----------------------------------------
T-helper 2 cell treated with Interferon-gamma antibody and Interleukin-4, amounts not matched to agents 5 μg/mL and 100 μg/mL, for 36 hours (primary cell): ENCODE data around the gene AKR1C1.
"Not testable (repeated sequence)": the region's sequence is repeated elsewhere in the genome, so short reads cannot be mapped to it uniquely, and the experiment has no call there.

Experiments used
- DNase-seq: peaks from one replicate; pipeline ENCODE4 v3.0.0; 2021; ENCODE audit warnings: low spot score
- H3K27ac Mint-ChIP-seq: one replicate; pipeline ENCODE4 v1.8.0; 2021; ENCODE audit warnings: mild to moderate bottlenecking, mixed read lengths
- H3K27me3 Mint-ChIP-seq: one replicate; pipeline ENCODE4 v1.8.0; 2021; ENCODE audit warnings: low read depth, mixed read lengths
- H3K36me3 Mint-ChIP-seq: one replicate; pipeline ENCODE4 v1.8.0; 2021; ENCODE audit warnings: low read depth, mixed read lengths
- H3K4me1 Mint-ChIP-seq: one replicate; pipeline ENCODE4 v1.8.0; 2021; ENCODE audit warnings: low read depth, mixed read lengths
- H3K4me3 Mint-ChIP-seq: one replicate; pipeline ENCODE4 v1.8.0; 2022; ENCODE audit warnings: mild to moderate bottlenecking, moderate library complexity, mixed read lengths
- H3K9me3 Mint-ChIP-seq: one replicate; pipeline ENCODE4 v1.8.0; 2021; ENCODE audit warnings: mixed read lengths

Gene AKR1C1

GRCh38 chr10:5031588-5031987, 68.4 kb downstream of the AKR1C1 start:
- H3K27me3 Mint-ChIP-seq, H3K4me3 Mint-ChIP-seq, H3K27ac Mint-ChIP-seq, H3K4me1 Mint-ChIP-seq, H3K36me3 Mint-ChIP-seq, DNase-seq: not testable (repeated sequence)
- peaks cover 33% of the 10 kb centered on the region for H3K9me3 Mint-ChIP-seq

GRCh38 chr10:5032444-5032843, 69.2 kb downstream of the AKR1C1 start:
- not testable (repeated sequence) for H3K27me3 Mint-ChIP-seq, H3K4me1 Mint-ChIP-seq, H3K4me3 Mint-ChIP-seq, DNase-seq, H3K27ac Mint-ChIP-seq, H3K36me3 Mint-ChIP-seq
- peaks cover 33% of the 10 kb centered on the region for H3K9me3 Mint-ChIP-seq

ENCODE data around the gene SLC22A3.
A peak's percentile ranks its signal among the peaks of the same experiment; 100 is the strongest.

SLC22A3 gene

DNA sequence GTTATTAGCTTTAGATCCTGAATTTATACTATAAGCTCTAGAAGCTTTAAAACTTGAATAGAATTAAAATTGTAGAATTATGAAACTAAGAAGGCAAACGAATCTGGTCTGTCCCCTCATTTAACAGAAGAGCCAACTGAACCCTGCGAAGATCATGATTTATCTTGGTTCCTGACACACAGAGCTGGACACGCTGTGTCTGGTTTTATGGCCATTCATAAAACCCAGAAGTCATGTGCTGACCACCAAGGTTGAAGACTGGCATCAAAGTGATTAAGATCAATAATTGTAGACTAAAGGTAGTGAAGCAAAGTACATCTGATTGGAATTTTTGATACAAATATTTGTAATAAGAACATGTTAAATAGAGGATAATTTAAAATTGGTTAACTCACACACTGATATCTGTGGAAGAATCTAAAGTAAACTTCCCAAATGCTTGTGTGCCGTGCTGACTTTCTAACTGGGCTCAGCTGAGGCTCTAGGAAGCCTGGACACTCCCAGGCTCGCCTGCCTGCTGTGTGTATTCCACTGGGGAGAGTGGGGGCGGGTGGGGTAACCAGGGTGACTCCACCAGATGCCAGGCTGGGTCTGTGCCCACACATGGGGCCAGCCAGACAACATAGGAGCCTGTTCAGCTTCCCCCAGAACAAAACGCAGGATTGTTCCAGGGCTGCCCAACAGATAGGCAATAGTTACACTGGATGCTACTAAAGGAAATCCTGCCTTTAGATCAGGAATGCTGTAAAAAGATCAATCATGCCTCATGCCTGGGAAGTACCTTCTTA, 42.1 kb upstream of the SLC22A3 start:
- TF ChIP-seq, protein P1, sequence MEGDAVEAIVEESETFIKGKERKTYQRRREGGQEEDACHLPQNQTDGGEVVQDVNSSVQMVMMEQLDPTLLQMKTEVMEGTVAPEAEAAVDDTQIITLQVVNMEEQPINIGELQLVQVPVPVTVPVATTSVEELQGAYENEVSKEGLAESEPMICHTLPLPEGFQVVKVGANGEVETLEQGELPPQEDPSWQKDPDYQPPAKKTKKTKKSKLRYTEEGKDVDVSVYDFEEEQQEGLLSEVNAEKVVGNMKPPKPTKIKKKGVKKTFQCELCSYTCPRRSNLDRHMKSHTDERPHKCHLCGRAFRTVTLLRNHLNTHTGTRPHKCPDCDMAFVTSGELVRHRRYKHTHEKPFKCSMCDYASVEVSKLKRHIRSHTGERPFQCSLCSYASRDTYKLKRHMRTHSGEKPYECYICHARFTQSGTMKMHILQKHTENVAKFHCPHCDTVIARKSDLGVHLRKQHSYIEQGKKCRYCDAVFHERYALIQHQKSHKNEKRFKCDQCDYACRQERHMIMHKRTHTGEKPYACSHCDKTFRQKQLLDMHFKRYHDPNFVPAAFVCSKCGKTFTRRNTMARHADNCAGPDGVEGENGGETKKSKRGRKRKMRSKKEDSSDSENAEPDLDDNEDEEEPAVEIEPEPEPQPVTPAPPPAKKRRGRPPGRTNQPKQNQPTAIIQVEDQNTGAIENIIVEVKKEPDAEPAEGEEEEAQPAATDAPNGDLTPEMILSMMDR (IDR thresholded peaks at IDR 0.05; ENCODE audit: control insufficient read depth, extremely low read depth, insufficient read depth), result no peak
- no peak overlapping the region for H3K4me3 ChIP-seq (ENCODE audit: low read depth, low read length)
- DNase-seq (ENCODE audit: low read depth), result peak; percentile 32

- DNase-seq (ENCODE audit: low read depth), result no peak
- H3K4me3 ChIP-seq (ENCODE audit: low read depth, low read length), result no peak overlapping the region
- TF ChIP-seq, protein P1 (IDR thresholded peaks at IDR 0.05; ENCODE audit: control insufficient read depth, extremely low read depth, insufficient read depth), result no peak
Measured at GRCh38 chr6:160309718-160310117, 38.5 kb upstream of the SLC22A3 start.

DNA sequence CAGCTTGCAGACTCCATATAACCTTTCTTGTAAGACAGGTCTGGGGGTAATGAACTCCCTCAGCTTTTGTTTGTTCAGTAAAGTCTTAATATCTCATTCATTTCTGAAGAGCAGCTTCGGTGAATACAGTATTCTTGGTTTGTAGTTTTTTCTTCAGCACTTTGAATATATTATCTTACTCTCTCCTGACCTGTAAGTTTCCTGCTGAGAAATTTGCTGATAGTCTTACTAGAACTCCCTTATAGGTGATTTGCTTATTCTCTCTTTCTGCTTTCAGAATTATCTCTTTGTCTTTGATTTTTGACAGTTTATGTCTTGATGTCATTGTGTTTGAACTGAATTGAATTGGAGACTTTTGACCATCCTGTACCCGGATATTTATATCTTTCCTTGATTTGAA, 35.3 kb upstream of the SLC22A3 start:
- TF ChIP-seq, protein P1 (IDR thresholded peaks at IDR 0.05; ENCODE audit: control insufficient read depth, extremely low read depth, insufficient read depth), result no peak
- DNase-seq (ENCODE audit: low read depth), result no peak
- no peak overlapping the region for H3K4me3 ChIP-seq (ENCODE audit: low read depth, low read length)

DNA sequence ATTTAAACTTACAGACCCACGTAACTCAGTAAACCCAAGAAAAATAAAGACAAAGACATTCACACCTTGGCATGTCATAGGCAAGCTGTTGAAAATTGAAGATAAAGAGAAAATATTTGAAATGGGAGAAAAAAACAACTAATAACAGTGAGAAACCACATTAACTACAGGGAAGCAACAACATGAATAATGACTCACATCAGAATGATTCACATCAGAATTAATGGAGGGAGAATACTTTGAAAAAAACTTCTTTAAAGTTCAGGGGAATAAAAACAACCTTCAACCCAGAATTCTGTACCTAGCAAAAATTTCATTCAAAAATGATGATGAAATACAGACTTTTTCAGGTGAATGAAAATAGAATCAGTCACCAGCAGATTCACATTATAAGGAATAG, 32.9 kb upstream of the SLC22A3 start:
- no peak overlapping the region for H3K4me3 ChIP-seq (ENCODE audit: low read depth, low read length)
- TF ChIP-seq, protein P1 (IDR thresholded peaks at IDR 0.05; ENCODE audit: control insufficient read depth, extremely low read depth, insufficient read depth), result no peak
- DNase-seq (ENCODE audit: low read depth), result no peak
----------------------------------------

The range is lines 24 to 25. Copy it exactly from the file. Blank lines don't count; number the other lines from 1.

- DNase-seq (ENCODE audit: low read depth), result peak; percentile 32

- DNase-seq (ENCODE audit: low read depth), result no peak